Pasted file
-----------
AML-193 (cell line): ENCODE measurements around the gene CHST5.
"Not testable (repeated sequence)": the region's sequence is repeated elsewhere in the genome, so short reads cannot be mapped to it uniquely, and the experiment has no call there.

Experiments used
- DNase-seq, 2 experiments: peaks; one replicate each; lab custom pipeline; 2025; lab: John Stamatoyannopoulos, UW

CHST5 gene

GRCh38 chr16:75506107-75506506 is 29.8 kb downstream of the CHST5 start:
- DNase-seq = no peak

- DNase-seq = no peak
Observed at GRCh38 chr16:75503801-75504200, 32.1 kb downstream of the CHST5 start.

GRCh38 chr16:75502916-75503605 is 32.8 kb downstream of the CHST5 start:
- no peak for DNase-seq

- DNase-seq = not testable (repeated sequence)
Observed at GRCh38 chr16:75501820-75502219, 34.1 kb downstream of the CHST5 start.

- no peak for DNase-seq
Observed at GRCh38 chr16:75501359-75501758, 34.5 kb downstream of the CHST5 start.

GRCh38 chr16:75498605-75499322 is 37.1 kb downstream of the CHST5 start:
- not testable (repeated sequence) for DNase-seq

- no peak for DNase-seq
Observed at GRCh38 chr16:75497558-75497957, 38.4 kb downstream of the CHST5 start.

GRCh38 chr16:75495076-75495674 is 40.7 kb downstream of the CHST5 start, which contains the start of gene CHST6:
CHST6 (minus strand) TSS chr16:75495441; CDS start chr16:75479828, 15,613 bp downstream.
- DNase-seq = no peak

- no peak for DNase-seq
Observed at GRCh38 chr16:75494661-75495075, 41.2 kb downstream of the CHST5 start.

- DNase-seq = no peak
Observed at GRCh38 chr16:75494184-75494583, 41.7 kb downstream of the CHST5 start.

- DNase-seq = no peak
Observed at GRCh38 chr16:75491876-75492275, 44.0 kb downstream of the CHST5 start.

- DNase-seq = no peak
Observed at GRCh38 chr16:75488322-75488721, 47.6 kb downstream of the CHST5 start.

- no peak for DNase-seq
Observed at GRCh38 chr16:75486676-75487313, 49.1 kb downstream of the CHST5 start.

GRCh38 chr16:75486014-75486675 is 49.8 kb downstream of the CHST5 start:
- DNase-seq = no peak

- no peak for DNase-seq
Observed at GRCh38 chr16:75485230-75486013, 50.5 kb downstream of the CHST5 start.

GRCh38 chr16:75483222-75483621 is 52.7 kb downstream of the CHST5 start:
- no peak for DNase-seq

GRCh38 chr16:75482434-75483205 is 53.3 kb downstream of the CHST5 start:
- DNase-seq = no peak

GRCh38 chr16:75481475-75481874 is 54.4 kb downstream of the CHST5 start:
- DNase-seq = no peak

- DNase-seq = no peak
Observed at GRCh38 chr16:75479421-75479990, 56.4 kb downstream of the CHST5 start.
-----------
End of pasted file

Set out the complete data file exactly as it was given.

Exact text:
AML-193 (cell line): ENCODE measurements around the gene CHST5.
"Not testable (repeated sequence)": the region's sequence is repeated elsewhere in the genome, so short reads cannot be mapped to it uniquely, and the experiment has no call there.

Experiments used
- DNase-seq, 2 experiments: peaks; one replicate each; lab custom pipeline; 2025; lab: John Stamatoyannopoulos, UW

CHST5 gene

GRCh38 chr16:75506107-75506506 is 29.8 kb downstream of the CHST5 start:
- DNase-seq = no peak

- DNase-seq = no peak
Observed at GRCh38 chr16:75503801-75504200, 32.1 kb downstream of the CHST5 start.

GRCh38 chr16:75502916-75503605 is 32.8 kb downstream of the CHST5 start:
- no peak for DNase-seq

- DNase-seq = not testable (repeated sequence)
Observed at GRCh38 chr16:75501820-75502219, 34.1 kb downstream of the CHST5 start.

- no peak for DNase-seq
Observed at GRCh38 chr16:75501359-75501758, 34.5 kb downstream of the CHST5 start.

GRCh38 chr16:75498605-75499322 is 37.1 kb downstream of the CHST5 start:
- not testable (repeated sequence) for DNase-seq

- no peak for DNase-seq
Observed at GRCh38 chr16:75497558-75497957, 38.4 kb downstream of the CHST5 start.

GRCh38 chr16:75495076-75495674 is 40.7 kb downstream of the CHST5 start, which contains the start of gene CHST6:
CHST6 (minus strand) TSS chr16:75495441; CDS start chr16:75479828, 15,613 bp downstream.
- DNase-seq = no peak

- no peak for DNase-seq
Observed at GRCh38 chr16:75494661-75495075, 41.2 kb downstream of the CHST5 start.

- DNase-seq = no peak
Observed at GRCh38 chr16:75494184-75494583, 41.7 kb downstream of the CHST5 start.

- DNase-seq = no peak
Observed at GRCh38 chr16:75491876-75492275, 44.0 kb downstream of the CHST5 start.

- DNase-seq = no peak
Observed at GRCh38 chr16:75488322-75488721, 47.6 kb downstream of the CHST5 start.

- no peak for DNase-seq
Observed at GRCh38 chr16:75486676-75487313, 49.1 kb downstream of the CHST5 start.

GRCh38 chr16:75486014-75486675 is 49.8 kb downstream of the CHST5 start:
- DNase-seq = no peak

- no peak for DNase-seq
Observed at GRCh38 chr16:75485230-75486013, 50.5 kb downstream of the CHST5 start.

GRCh38 chr16:75483222-75483621 is 52.7 kb downstream of the CHST5 start:
- no peak for DNase-seq

GRCh38 chr16:75482434-75483205 is 53.3 kb downstream of the CHST5 start:
- DNase-seq = no peak

GRCh38 chr16:75481475-75481874 is 54.4 kb downstream of the CHST5 start:
- DNase-seq = no peak

- DNase-seq = no peak
Observed at GRCh38 chr16:75479421-75479990, 56.4 kb downstream of the CHST5 start.